by John Raimo
Thomas Mann received a curious letter on December 25, 1936. The Nobel Prize-winning author had entered into exile in Switzerland after publicly denouncing the Nazi regime years earlier. 1,126 more words
A 94-YEAR-OLD man has been charged over the murders of 3,681 people at the Auschwitz extermination camp during the Second World War.
Identified only as Hubert Z., a photo of him in his Nazi S.S. 595 more words
In the Jahrbuch für Forschungen zur Geschichte der Arbeiterbewegung, Axel Weipert writes about the forgotten demonstration against the workers’ council law on 13 January 1920, when 42 demonstrators died and 100 were wounded in clashes with the police. 36 more words
In the Neuer Pavillion at Schloss Charlottenburg there is a nice quaint collection of Kaspar David Friedrich paintings, quaint reproductions of Meissen porcelain and to unwary eye, a small but amazing items that link the early legends of the Teutonic Knights during the crusades to the modern Prussian state, all crafted by the hands of one man… 544 more words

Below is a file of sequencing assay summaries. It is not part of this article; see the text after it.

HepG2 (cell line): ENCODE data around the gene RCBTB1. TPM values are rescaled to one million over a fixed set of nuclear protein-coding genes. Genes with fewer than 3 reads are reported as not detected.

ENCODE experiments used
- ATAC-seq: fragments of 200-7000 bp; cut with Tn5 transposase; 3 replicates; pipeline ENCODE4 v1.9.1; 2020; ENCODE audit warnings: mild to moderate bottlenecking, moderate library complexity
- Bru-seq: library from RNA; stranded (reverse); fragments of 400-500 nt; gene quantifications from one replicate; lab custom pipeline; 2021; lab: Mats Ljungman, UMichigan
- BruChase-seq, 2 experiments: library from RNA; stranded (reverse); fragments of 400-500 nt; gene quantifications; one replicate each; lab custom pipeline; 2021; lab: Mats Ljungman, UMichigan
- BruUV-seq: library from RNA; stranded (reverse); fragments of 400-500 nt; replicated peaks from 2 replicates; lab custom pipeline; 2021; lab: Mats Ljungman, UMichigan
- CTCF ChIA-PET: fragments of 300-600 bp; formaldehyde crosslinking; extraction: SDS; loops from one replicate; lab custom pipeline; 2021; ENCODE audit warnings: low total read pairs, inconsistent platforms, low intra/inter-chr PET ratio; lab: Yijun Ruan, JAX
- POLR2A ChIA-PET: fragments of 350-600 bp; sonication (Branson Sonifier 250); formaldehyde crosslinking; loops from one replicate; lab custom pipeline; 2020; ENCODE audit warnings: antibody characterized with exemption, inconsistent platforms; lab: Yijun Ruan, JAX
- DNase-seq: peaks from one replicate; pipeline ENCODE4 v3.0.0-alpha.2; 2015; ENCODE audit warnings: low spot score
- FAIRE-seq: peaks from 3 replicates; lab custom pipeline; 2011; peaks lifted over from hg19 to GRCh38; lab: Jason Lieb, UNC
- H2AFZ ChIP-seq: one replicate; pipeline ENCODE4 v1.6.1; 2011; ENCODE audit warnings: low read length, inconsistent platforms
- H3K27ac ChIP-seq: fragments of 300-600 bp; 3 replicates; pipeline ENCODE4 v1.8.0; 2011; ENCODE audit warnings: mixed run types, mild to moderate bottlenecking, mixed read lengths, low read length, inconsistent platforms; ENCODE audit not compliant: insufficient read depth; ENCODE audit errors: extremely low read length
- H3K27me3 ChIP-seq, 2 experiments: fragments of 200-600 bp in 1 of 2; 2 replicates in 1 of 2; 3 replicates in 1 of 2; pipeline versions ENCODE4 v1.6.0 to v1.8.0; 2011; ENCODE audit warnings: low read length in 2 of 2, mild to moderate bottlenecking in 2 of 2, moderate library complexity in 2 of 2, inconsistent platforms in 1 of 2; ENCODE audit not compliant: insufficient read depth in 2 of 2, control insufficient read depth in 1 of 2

The ‘New Woman’ is well known as a female (role) model and character in Weimar culture. But what about embodiments of Weimar masculinity? The traditional German image of manliness had taken a serious hit by the nation’s defeat in the war, so it is obvious that masculinity was as contentious a field as womanhood. 195 more words
disclaimer: this post was actually written at the beginning of the year in a notebook that I recently found, so has some “extras” about flat searching and meeting new friends in Berlin which was very much part of being new here and my beginnings. 542 more words